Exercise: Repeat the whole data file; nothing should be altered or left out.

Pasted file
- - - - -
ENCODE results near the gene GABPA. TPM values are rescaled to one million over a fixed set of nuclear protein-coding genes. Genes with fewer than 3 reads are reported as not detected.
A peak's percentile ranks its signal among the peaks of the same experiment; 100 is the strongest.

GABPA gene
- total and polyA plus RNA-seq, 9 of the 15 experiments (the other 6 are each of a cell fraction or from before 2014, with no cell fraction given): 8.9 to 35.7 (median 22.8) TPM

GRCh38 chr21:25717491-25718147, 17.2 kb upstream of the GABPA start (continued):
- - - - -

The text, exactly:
ENCODE results near the gene GABPA. TPM values are rescaled to one million over a fixed set of nuclear protein-coding genes. Genes with fewer than 3 reads are reported as not detected.
A peak's percentile ranks its signal among the peaks of the same experiment; 100 is the strongest.

GABPA gene
- total and polyA plus RNA-seq, 9 of the 15 experiments (the other 6 are each of a cell fraction or from before 2014, with no cell fraction given): 8.9 to 35.7 (median 22.8) TPM

GRCh38 chr21:25717491-25718147, 17.2 kb upstream of the GABPA start (continued):